Causal inference; HIV vaccine trial; Missing at random; Posttreatment selection bias; Principal stratification; Sensitivity analysis
Most randomized efficacy trials of interventions to prevent HIV or other infectious diseases have assessed intervention efficacy by a method that either does not incorporate baseline covariates, or that incorporates them in a non-robust or inefficient way. Yet, it has long been known that randomized treatment effects can be assessed with greater efficiency by incorporating baseline covariates that predict the response variable. Tsiatis et al. (2007) and Zhang et al. (2008) advocated a semiparametric efficient approach, based on the theory of Robins et al. (1994), for consistently estimating randomized treatment effects that optimally incorporates predictive baseline covariates, without any parametric assumptions. They stressed the objectivity of the approach, which is achieved by separating the modeling of baseline predictors from the estimation of the treatment effect. While their work adequately justifies implementation of the method for large Phase 3 trials (because its optimality is in terms of asymptotic properties), its performance for intermediate-sized screening Phase 2b efficacy trials, which are increasing in frequency, is unknown. Furthermore, the past work did not consider a right-censored time-to-event endpoint, which is the usual primary endpoint for a prevention trial. For Phase 2b HIV vaccine efficacy trials, we study finite-sample performance of Zhang et al.'s (2008) method for a dichotomous endpoint, and develop and study an adaptation of this method to a discrete right-censored time-to-event endpoint. We show that, given the predictive capacity of baseline covariates collected in real HIV prevention trials, the methods achieve 5-15% gains in efficiency compared to methods in current use. We apply the methods to the first HIV vaccine efficacy trial. This work supports implementation of the discrete failure time method for prevention trials.
Auxiliary; Covariate Adjustment; Intermediate-sized Phase 2b Efficacy Trial; Semiparametric Efficiency
Simulation studies were conducted to estimate the statistical power of repeated low-dose challenge experiments in non-human primates to detect a candidate HIV vaccine’s effect. The effect of various design parameters on power was explored. Simulation results indicate repeated low-dose challenge studies with total sample size 50 (25 per arm) typically provide adequate power to detect a 50% reduction in the per-exposure probability of infection due to vaccination. Power generally increases with the maximum number of allowable challenges per animal, the per-exposure risk of infection in controls, and the proportion susceptible to infection.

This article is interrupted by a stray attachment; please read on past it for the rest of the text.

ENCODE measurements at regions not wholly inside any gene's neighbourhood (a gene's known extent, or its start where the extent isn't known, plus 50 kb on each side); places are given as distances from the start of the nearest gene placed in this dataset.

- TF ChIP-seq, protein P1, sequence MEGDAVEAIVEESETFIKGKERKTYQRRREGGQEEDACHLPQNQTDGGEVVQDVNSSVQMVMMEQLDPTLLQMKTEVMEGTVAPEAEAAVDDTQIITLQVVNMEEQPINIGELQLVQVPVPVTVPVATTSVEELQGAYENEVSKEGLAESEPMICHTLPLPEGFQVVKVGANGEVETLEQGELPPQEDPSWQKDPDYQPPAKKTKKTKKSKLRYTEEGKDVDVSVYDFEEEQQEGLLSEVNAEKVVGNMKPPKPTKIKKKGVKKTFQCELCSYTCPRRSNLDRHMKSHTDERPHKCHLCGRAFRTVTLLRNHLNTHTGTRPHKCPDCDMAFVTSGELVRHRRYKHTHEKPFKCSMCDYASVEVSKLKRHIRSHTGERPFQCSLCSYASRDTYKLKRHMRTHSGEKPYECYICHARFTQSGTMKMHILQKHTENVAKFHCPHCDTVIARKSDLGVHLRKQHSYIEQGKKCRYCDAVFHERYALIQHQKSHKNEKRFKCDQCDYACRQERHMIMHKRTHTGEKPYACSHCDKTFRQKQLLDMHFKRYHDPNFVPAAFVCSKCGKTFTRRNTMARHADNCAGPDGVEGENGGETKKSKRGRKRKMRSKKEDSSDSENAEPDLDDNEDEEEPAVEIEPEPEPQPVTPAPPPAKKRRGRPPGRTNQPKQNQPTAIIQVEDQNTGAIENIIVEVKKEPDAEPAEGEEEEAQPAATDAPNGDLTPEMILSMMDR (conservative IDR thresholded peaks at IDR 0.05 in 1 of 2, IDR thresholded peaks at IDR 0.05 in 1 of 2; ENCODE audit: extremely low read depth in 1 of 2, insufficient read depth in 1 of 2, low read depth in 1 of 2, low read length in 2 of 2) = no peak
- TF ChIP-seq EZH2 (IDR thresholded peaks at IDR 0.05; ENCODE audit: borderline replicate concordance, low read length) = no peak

HIV; Macaque; Vaccine
We investigated effects of vaccination with AIDSVAX B/E HIV-1 candidate vaccine on blood and seminal plasma HIV-1 ribonucleic acid viral load (BVL and SVL, respectively) in vaccine recipients (VR) and placebo recipients (PR) who acquired infection.
Linear mixed models were fitted for repeated measurements of BVL. Generalized estimating equations were used to assess the difference in SVL detectability between VR and PR.
A total of 196 participants became HIV-1 infected during the trial. Thirty-two (16%) became infected with HIV-1 subtype B and 164 (84%) with HIV-1 subtype CRF01_AE. Per protocol-specified analysis, there were no differences in BVL levels between VR and PR. When stratified by HIV-1-infecting subtype, vaccination with AIDSVAX B/E was initially associated with higher BVL among HIV-1 CRF01_AE-infected VR compared to HIV-1 CRF01_AE-infected PR, however, this difference did not persist over time. HIV-1 subtype B-infected VR had slightly higher BVL levels and were more likely to have detectable SVL during the follow-up period than HIV-1 subtype B-infected PR.
Subtle differences in BVL and SVL were detected between VR and PR. These results may help to further understand the dynamics between HIV-1 vaccination, HIV-1-infecting subtypes, and subsequent viral expression in different body compartments.
HIV-1 vaccine; HIV-1 RNA viral load; Injecting drug users
The restricted neutralization breadth of vaccine-elicited antibodies is a major limitation of current human immunodeficiency virus-1 (HIV-1) candidate vaccines. In order to permit the efficient identification of vaccines with enhanced capacity for eliciting cross-reactive neutralizing antibodies (NAbs) and to assess the overall breadth and potency of vaccine-elicited NAb reactivity, we assembled a panel of 109 molecularly cloned HIV-1 Env pseudoviruses representing a broad range of genetic and geographic diversity. Viral isolates from all major circulating genetic subtypes were included, as were viruses derived shortly after transmission and during the early and chronic stages of infection. We assembled a panel of genetically diverse HIV-1-positive (HIV-1+) plasma pools to assess the neutralization sensitivities of the entire virus panel. When the viruses were rank ordered according to the average sensitivity to neutralization by the HIV-1+ plasmas, a continuum of average sensitivity was observed. Clustering analysis of the patterns of sensitivity defined four subgroups of viruses: those having very high (tier 1A), above-average (tier 1B), moderate (tier 2), or low (tier 3) sensitivity to antibody-mediated neutralization. We also investigated potential associations between characteristics of the viral isolates (clade, stage of infection, and source of virus) and sensitivity to NAb. In particular, higher levels of NAb activity were observed when the virus and plasma pool were matched in clade. These data provide the first systematic assessment of the overall neutralization sensitivities of a genetically and geographically diverse panel of circulating HIV-1 strains. These reference viruses can facilitate the systematic characterization of NAb responses elicited by candidate vaccine immunogens.